In the broadest sense, the most important long term cause of the Amritsar massacre of 1919 was British colonial rule of India. The massacre, at its heart, came about because of Indian anger at being ruled by Britain and by British determination to hold on to their empire by whatever means were necessary.
Since the mutiny of 1857, distrust had grown between the Indians and the English. This distrust was exacerbated by World War I. During WWI, India was vital to the British war effort. Over a million Indian men served in various capacities outside of India during the war. Indian leaders (in addition to the British rulers) sent material aid to the English as well. However, the Indians were not treated well or (to their minds) sufficiently appreciated for their help. From the British perspective, the aid in the war seemed less important than the fact that Indians in 1919 seemed rebellious. The aid in the war also seemed less important to the British than the fact that there had been things like the Ghadar Conspiracy. Indians, then, felt underappreciated and the British felt the Indians were treacherous.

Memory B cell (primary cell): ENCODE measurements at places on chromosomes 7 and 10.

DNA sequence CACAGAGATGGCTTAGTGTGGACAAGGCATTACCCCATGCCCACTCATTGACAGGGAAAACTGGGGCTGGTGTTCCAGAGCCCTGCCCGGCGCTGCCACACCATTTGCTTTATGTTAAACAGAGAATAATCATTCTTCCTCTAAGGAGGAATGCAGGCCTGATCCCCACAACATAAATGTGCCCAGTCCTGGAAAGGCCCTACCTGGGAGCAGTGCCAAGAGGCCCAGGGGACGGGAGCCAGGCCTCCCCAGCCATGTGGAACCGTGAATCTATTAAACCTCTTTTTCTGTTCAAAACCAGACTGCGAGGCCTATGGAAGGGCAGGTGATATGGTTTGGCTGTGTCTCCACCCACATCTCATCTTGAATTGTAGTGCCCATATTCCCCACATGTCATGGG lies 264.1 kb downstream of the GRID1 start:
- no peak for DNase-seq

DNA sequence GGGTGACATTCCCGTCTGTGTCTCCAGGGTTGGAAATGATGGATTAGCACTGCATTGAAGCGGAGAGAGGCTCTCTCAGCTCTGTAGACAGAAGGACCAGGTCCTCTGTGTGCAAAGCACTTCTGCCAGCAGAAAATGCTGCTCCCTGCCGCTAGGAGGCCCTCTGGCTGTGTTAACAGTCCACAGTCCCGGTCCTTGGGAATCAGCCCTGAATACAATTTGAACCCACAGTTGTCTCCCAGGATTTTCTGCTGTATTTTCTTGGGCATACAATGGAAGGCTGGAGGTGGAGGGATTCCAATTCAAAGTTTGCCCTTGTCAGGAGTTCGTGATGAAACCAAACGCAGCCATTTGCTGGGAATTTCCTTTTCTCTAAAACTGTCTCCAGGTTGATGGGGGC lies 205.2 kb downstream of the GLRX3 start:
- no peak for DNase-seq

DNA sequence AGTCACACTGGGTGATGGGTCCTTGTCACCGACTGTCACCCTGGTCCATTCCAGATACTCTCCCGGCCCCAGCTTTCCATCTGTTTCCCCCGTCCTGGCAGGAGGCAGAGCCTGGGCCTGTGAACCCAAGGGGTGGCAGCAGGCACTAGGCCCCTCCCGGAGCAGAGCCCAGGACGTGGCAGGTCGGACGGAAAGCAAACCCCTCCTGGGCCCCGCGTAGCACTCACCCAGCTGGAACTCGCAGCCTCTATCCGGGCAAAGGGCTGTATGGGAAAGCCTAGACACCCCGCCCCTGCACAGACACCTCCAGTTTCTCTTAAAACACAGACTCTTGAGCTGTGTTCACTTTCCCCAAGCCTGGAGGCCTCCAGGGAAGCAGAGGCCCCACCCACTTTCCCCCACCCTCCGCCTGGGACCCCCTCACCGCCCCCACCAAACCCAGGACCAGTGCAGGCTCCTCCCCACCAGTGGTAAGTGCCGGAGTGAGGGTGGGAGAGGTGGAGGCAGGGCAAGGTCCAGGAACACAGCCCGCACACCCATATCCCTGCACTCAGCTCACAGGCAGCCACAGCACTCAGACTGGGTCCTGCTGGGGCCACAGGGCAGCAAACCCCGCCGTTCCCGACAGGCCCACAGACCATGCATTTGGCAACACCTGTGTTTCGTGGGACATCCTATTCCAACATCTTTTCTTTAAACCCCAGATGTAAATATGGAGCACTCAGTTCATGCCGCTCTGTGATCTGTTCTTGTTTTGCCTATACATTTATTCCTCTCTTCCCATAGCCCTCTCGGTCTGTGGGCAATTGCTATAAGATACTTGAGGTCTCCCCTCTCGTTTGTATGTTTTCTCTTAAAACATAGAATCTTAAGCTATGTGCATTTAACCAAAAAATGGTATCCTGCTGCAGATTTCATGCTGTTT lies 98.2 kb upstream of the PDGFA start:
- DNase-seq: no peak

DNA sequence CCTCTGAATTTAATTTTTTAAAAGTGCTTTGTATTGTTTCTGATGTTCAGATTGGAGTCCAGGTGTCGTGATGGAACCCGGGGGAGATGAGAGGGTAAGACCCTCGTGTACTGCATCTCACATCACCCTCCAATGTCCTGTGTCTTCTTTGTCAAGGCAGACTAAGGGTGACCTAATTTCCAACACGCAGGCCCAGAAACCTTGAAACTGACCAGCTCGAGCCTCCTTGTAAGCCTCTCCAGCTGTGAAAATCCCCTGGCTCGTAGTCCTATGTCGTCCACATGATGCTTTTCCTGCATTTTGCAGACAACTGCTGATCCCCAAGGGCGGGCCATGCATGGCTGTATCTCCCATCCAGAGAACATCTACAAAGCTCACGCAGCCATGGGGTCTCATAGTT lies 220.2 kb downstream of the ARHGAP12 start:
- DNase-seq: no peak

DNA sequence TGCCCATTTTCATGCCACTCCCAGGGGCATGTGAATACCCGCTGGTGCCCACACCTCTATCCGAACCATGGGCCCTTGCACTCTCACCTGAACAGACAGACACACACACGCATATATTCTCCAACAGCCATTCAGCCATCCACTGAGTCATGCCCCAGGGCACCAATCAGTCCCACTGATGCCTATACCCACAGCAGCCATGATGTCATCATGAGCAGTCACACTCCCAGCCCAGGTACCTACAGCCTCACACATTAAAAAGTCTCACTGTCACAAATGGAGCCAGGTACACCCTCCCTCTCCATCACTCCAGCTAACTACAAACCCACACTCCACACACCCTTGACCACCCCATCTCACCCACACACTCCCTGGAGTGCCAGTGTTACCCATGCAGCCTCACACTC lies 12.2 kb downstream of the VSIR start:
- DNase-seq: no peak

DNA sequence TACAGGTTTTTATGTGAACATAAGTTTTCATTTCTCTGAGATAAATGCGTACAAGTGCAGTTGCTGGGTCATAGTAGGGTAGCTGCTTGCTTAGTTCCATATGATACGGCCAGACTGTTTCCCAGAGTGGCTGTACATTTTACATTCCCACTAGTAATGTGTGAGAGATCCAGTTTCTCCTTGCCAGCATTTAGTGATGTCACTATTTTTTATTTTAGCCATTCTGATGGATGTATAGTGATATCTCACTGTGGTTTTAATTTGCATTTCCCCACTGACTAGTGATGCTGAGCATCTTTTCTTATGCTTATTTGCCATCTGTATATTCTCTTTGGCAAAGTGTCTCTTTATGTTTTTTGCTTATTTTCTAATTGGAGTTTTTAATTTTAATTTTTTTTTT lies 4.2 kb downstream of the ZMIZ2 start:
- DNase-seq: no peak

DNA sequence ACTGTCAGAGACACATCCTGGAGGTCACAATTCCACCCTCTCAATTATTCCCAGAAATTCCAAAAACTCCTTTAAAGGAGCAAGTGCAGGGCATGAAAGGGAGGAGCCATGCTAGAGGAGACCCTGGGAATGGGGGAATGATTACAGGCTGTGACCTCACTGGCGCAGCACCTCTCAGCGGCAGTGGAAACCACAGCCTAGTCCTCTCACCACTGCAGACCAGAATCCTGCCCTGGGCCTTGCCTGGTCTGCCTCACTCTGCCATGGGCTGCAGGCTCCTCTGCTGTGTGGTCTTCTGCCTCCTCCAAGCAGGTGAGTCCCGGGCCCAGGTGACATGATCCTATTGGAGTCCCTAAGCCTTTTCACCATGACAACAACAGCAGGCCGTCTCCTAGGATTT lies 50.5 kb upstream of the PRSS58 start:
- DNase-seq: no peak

The long term causes of the massacre, then, had to do with the rising animosity between British and Indians that can be traced at least back to 1857 and which was made much worse by the events surrounding WWI.